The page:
Daily Bow: Remembering Sandor Feher

Daily Bow LogoThe disastrous fate of the Costa Concordia cruise ship has been at the top of the news since the ship ran aground in Italy on the 13th of January. The tragedy has been enormous, reaching across the world and affecting families from Europe, Asia, and the United States. The latest reports have the death toll reaching a saddening 16, with passengers as yet unaccounted for. The stories from the night of the disaster read like a modern-day retelling of the Titanic nightmare: an unexpected collision, chaos and disorganization, and an evacuation into chilly waters.

Among the dead on the Costa Concordia was Hungarian violinist Sandor Feher, who was contracted to perform on the cruise ship. Feher, 38, hailed from a musical family in Budapest. Feher’s body was the first to be found and identified inside the ship’s wreckage, and he was last seen alive helping panicking children to put on life-jackets before helping them to board lifeboats during the evacuation.

Feher’s heroism aboard the Concordia stemmed from a lifelong love of children and teaching. In a video resume posted on YouTube, Feher speaks about his musical upbringing and his aspirations as a teacher of music. This unintentional self-eulogy is one of the only things that the world at large knows about Feher, and it is a poignant look at a man who is not unlike so many of us: he feels that every opportunity he had to play music was a privilege, and he speaks of his excitement about the teaching method that he used in his experience throughout Europe. The method he refers to incorporates folk songs and children’s songs from around the world, and he speaks to its efficacy, innovation, and unique quality.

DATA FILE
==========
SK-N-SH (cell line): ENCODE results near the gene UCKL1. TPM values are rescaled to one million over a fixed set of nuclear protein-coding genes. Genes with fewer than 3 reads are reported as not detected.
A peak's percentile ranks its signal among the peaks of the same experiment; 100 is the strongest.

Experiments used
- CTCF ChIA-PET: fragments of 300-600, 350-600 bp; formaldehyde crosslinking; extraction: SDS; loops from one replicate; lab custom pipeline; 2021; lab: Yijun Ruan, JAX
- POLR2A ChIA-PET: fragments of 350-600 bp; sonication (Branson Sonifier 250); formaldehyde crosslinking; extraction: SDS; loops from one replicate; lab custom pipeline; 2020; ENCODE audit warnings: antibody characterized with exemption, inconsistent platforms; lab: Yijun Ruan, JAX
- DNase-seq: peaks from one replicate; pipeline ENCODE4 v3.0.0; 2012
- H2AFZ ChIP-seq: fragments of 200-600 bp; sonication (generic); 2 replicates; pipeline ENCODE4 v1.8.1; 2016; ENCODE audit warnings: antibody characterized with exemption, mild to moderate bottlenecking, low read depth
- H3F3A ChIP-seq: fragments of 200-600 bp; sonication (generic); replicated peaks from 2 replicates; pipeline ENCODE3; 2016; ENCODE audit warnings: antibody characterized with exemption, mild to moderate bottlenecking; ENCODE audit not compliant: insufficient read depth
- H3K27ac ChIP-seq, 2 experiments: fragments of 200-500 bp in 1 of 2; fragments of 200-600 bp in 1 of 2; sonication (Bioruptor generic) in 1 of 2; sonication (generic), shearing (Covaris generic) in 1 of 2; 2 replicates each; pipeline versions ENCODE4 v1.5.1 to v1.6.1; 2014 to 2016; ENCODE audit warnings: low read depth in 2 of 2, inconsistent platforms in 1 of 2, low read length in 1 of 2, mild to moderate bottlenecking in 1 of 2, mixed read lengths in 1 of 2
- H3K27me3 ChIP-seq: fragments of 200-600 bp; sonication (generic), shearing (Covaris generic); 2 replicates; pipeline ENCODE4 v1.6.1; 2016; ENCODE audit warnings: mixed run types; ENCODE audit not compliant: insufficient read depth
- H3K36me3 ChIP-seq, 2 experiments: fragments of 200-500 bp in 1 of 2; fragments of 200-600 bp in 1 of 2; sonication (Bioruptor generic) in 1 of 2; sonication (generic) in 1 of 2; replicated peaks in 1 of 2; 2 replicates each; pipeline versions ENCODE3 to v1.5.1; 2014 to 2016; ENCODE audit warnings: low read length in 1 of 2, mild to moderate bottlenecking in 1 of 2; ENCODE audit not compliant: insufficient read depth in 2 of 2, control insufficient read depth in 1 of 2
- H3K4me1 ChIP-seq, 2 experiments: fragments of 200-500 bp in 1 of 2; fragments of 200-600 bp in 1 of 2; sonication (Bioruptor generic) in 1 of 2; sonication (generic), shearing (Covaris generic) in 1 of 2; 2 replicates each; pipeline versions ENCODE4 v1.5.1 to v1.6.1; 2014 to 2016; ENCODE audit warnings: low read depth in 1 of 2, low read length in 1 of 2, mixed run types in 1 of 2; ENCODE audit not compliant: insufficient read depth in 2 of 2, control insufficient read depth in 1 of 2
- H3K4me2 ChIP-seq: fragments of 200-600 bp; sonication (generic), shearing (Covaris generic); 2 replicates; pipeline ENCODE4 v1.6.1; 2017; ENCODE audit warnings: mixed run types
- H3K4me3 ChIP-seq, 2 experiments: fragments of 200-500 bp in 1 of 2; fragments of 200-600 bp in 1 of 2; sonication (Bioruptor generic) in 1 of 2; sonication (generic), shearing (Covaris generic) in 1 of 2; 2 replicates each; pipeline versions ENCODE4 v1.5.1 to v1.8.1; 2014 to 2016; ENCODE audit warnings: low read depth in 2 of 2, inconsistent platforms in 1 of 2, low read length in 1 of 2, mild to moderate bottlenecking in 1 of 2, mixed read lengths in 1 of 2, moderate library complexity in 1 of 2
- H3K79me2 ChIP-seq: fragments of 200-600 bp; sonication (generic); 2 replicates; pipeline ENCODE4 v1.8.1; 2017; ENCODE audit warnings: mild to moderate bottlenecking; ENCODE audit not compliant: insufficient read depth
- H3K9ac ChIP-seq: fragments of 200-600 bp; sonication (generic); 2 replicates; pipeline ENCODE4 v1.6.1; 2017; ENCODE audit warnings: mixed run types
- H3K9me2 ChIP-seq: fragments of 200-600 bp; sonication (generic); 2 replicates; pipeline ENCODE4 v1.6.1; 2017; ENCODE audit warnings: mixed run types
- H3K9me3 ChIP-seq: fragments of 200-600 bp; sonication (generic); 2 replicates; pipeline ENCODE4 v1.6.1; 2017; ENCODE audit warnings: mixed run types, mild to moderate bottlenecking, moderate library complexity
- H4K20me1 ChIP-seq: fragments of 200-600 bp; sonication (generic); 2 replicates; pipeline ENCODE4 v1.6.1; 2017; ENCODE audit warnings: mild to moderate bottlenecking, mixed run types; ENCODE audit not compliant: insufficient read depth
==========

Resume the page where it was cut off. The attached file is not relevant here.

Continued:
Feher’s YouTube video is an arresting glimpse into a life cut too short too soon by needless tragedy. He speaks of his enthusiasm for bringing music to young players, and it’s heartbreaking to realize that his dreams of teaching and continuing to live for his art, as he so evidently did, will not come to pass. Feher’s dedication to his art and to bettering the lives of children everywhere continued to be his focus even at the terrifying end of his life: he first helped children into lifeboats, then returned to his cabin to pack his violin before abandoning ship.

Although many musicians had not heard his name before his untimely death, Sandor Feher’s example is one that has touched members of the musical community across the world. Although many of us did not lose family in the Concordia crash, we lost a member of our extended musical family. Let us continue to work for the things he held so dear: music and the musicians of tomorrow. In doing so, we may honor in our own small way the memory of a man who lived to serve music. It is a beautiful life we have all been given by music; let us make sure that we spread that gift as much as our lives may allow us to do so.

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